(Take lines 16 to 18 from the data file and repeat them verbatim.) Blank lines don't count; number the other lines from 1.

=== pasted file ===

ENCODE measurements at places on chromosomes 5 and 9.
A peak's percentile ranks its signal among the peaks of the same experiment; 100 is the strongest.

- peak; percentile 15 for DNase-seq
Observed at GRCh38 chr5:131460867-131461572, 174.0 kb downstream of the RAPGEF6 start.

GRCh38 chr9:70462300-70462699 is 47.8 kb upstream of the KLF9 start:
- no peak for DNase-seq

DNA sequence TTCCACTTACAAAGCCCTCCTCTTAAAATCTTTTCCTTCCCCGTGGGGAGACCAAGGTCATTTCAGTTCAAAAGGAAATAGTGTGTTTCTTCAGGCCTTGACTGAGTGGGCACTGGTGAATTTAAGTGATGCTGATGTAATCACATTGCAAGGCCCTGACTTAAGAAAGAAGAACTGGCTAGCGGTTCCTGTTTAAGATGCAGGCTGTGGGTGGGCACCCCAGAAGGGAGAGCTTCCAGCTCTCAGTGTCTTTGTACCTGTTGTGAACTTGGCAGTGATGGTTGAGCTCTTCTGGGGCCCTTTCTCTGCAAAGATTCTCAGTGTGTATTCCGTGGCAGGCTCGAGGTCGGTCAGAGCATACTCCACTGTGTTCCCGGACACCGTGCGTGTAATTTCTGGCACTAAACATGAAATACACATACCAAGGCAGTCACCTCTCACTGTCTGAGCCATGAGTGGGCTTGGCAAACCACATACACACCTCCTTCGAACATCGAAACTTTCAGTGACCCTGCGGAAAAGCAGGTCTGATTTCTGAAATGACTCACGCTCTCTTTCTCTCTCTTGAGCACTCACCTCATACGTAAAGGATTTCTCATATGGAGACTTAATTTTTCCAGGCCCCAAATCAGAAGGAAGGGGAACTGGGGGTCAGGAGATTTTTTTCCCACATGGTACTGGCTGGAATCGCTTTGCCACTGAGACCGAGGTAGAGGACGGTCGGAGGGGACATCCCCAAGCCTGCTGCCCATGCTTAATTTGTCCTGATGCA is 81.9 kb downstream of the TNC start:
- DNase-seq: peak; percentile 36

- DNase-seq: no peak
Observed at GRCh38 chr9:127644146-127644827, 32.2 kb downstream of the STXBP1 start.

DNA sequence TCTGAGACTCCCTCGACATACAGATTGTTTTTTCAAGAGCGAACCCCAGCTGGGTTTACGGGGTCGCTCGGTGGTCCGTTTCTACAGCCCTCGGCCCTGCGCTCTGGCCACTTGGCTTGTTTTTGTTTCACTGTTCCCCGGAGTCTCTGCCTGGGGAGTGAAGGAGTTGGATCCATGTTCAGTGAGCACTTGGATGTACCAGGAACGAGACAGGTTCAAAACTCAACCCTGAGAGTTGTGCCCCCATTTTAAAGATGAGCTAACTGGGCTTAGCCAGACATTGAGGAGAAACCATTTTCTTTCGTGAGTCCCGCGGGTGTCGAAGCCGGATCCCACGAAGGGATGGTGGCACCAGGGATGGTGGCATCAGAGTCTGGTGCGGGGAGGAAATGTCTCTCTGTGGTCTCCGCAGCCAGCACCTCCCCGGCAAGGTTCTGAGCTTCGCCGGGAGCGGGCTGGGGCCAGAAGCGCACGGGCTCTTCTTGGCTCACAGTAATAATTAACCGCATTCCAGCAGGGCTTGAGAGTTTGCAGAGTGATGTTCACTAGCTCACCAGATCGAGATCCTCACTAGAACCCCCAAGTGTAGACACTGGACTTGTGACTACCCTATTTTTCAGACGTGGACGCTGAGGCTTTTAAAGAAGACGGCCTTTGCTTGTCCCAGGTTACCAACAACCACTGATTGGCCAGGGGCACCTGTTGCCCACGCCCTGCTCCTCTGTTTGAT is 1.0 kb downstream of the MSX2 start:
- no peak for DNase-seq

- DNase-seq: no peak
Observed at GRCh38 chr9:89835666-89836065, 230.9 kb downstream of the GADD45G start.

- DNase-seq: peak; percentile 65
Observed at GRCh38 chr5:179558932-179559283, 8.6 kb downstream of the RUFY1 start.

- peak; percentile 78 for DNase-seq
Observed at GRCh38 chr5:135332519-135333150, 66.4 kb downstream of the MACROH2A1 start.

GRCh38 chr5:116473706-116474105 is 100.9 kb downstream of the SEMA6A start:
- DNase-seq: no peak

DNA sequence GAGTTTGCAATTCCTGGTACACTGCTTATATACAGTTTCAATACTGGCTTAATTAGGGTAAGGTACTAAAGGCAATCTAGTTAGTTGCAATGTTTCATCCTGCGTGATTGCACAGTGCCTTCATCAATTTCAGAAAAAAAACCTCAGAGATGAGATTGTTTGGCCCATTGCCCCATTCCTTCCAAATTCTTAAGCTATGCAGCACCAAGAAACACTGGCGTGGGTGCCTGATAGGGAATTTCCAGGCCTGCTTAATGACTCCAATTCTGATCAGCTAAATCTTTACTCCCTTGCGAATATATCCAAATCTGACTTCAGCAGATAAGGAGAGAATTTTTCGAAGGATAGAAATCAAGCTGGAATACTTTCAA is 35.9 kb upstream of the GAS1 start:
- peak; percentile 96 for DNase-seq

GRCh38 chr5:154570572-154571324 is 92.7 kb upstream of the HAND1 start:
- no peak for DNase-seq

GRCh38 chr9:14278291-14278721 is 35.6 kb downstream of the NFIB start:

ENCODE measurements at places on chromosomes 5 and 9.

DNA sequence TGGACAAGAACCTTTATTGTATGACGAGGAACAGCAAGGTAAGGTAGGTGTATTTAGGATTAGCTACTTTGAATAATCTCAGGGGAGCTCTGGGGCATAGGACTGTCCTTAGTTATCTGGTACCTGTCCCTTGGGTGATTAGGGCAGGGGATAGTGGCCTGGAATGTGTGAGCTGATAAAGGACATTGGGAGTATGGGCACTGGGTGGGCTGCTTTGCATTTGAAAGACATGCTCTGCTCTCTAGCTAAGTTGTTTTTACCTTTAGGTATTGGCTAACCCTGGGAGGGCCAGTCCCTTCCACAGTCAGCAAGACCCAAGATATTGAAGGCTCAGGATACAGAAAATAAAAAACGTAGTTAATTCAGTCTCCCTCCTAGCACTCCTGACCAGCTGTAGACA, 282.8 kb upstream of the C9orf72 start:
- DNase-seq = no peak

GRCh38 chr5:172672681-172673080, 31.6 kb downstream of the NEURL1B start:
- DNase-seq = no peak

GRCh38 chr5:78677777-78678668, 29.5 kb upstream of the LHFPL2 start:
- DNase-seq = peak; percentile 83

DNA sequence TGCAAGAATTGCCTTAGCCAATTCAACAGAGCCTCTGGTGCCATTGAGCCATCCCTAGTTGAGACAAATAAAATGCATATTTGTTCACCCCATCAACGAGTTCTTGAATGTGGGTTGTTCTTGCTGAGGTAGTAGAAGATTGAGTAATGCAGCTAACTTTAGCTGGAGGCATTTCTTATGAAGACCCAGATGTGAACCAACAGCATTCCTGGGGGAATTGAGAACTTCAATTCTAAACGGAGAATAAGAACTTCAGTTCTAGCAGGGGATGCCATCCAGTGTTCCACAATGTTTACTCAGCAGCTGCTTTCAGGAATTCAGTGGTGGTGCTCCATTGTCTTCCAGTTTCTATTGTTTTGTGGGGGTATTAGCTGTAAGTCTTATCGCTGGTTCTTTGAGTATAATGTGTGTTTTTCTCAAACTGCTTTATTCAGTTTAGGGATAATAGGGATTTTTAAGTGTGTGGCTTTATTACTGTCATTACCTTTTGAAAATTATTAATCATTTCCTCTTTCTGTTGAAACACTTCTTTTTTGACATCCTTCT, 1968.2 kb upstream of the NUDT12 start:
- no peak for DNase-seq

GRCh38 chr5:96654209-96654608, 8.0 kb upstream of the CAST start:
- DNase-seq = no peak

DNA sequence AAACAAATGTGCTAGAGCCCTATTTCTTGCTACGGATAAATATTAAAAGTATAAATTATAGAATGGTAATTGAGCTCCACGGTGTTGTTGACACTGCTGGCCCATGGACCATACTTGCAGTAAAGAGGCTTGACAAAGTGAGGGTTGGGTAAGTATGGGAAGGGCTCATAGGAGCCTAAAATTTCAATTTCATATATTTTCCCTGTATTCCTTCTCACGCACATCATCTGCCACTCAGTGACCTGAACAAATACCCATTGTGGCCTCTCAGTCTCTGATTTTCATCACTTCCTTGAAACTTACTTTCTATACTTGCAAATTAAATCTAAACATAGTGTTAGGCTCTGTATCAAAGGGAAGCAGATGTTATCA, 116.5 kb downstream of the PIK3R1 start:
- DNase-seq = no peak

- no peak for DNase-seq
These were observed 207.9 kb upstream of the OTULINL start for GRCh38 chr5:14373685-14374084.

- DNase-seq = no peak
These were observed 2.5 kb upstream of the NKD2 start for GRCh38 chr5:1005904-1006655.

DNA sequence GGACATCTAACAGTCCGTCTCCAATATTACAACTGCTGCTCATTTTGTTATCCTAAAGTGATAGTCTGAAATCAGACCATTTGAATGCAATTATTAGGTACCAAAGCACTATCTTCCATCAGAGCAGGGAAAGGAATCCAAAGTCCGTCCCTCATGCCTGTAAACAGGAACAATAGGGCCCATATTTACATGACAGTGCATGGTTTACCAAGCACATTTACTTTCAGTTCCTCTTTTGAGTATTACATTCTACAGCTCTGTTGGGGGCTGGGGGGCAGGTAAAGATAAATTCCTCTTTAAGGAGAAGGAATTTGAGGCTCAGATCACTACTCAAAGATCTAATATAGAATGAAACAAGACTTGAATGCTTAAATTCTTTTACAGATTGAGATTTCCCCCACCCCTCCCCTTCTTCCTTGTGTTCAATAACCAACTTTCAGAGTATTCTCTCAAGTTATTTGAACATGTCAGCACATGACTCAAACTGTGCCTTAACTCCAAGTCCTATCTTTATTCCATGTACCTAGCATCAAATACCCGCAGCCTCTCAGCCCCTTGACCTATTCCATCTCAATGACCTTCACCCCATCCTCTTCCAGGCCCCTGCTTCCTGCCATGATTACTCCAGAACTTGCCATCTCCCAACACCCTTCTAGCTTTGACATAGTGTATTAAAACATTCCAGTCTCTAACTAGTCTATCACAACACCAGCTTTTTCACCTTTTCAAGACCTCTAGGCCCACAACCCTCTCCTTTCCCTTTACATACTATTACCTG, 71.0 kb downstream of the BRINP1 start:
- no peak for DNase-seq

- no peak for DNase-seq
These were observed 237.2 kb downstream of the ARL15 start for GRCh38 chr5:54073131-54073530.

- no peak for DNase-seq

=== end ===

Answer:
Observed at GRCh38 chr5:179558932-179559283, 8.6 kb downstream of the RUFY1 start.

- peak; percentile 78 for DNase-seq
Observed at GRCh38 chr5:135332519-135333150, 66.4 kb downstream of the MACROH2A1 start.